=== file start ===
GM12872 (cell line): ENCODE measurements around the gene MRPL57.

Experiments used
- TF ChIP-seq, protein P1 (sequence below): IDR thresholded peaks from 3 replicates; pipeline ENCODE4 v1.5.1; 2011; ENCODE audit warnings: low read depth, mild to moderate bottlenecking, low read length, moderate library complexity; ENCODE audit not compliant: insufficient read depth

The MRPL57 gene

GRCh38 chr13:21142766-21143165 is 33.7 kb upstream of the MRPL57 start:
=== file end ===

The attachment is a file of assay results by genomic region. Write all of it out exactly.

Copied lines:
GM12872 (cell line): ENCODE measurements around the gene MRPL57.

Experiments used
- TF ChIP-seq, protein P1 (sequence below): IDR thresholded peaks from 3 replicates; pipeline ENCODE4 v1.5.1; 2011; ENCODE audit warnings: low read depth, mild to moderate bottlenecking, low read length, moderate library complexity; ENCODE audit not compliant: insufficient read depth

The MRPL57 gene

GRCh38 chr13:21142766-21143165 is 33.7 kb upstream of the MRPL57 start: